Parity the name of the game at Open

LYTHAM ST. ANNES, England -- Among the pleasurable pursuits in the United Kingdom available to those who choose to do so is the ability to place a legal wager on sporting events.

You don't have to walk very far in any of the small towns surrounding this year's Open Championship venue to find a betting shop giving all manner of odds for the year's third major championship. (Tiger Woods is the favorite at 10-to-1, by the way.)

And yet, who other than those with cash to burn bets on a golf tournament, especially a major, given the current state of the game?

Good luck picking the winner of the Open Championship, which begins Thursday morning at Royal Lytham & St. Annes.

When Webb Simpson won the U.S. Open last month, he became the 15th consecutive different major winner since Padraig Harrington's PGA Championship win in 2008.

He also became the ninth straight first-time major winner since Phil Mickelson won the Masters in 2010. In the modern era -- since 1934 -- there had been only six first-time major winners in a row.

Since Lefty last won at Augusta National, the major winners have been Graeme McDowell, Louis Oosthuizen, Martin Kaymer, Charl Schwartzel, Rory McIlroy, Darren Clarke, Keegan Bradley, Bubba Watson and Simpson.

Of those nine players, only McIlroy has added another victory on the PGA Tour -- although McDowell, Oosthuizen and Kaymer have other worldwide wins.

Still, nobody is exactly dominating the majors these days, and prognosticating seems all but impossible.

"I think experience in major championships is overrated," Mickelson said. "It's not anywhere near as important as playing golf at a high level, no matter their age or experience level.

"Whoever is playing the best golf is typically going to compete and win majors, regardless of experience."

And yet, that is not generally the accepted wisdom. Sure, Bradley became just the second player in 100 years (joining Ben Curtis in 2003 at the Open Championship) to win a major in his first attempt when he captured the PGA Championship last year. But it typically doesn't work that way.

At the previous major, Clarke, at 43, won the Claret Jug in his 20th attempt, the longest such streak in the championship's history. It usually takes some bumps and bruises before players are able to capture majors, and there are numerous examples over the years.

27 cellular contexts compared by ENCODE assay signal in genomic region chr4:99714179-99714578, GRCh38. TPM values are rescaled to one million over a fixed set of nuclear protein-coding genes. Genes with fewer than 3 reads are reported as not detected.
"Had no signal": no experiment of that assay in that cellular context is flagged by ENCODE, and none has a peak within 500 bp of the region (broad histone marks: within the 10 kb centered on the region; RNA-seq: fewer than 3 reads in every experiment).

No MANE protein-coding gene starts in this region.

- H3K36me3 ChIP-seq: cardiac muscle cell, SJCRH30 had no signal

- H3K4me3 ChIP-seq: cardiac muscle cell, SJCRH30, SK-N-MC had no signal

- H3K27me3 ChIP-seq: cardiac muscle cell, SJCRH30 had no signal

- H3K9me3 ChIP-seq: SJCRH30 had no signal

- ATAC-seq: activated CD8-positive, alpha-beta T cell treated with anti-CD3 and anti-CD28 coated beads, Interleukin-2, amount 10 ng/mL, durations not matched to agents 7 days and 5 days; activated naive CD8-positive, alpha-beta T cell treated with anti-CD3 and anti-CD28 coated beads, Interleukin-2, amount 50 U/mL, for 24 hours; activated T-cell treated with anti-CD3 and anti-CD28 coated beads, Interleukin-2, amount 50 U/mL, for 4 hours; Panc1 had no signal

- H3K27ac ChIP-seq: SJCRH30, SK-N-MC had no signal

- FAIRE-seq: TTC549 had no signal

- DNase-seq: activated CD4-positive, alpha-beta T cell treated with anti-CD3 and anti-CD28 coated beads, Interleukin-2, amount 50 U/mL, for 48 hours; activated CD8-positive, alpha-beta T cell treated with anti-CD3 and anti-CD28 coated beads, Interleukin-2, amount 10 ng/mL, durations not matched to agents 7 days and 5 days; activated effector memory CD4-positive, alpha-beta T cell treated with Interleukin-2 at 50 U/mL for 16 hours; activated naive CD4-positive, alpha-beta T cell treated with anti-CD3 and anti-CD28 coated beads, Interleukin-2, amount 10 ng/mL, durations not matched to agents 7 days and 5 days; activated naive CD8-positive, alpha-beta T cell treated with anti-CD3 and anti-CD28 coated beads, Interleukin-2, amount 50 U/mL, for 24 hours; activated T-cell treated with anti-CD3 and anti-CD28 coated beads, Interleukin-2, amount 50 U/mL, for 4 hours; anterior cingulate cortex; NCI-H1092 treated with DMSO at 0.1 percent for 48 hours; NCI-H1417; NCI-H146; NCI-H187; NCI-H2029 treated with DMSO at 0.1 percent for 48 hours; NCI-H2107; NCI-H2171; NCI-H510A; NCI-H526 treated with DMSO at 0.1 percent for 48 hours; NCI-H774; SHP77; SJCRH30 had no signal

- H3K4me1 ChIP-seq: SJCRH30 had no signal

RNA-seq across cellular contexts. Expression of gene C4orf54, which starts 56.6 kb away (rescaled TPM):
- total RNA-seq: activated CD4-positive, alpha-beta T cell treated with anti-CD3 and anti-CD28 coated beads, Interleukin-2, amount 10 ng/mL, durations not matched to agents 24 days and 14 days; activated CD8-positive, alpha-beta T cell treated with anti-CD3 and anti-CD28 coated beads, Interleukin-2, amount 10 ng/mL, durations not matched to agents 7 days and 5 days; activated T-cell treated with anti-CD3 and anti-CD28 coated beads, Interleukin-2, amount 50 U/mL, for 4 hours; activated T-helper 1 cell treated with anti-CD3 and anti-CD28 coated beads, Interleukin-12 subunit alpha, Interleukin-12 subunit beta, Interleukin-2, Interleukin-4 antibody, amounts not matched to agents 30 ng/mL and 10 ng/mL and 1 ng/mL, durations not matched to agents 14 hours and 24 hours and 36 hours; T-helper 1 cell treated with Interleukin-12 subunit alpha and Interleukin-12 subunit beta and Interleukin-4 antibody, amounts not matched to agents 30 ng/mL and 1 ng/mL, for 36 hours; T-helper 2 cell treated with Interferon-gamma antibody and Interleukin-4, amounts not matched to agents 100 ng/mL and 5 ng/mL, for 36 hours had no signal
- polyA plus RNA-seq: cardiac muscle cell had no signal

Heading into the U.S. Open, Simpson had missed two cuts and he was tied for 29th through 36 holes at the Olympic Club. Anybody have Webb winning on that Sunday?

Today -- at least in this run of golf -- hints, guides or form charts appear meaningless.

"The fields are deeper, there's no doubt," Woods said. "You need to have a hot week at the right time. That's what it comes down to. I think that there are more guys now who have a chance to win majors championships than ever before, and I think that will just continue to be that way."

Of course, Woods no longer hoarding them has something to do with the situation.

From the 2000 U.S. Open through the 2008 U.S. Open, Woods won 12 of the 33 majors played. Mickelson won three and Retief Goosen two. Or more than half were won by three players.

Following Woods' U.S. Open victory in 2008 at Torrey Pines, he had knee surgery that knocked him out of the remaining two major championships that year. Harrington won them both, and nobody has repeated since, with only Mickelson and Angel Cabrera (2009 Masters) adding to a previous major victory.

"It probably speaks to how good a player he was that he was able to dominate," said No. 1-ranked Luke Donald, still searching for his first major. "Even though there are some great players around now, no one has really come through and started to win consistently at the majors.

"So I think that speaks for what an amazing run he went on and he's still continuing to do. It just speaks to how difficult it is to win majors."

The game goes through these spurts. When Woods won his first major at the 1997 Masters, he was the 12th consecutive different major winner since Nick Price won his third major at the PGA Championship in 1994.

"I think golfers are evolving," Harrington said. "When I came out in '96, you kind of felt like you had to learn how to win and maybe lose a few tournaments before you were allowed a win. ... [Now] guys are turning up and if it's their week, they can win any week. Rather than the attitude of, I've got to be there all the time and serve my apprenticeship before I win."

Said Watson, the Masters champion: "I just think it's one of those things. You can't guess who is going to win every time. All these up-and-comers are changing the game. You've got [Ryo] Ishikawa, Rickie Fowler, you've got McIlroy ... from different parts of the world but young. You've got all these young guys learning.

"The game is growing. Tiger has made the game grow so much in every country, every part of the world, that people are getting better, they're practicing more, training, working out, eating better. ... Tiger has helped grow the game that much that, as Tiger gets older, there's more young people getting better at the game, so the game is getting tougher to win."

In major championships over the past four years, Woods has missed four due to injury and has six top-10s and a runner-up finish at the 2009 PGA Championship. But for the past three majors, he's been a nonfactor, missing the cut following his return from injury at the PGA Championship, then finishing tied for 40th at the Masters and tied for 21st at the U.S. Open -- where he was tied for the lead through two rounds.

Nonetheless, head into any betting establishment in Lytham St. Annes -- they are not difficult to find -- and Woods is the favorite. At Ladbrokes on Monday, he was getting 8-to-1. It had gone up to 10-to-1 on Tuesday.

Does that mean the betting public is down on Tiger? Perhaps. But betting on anyone to win a major championship these days seems an exercise in tossing money out the window.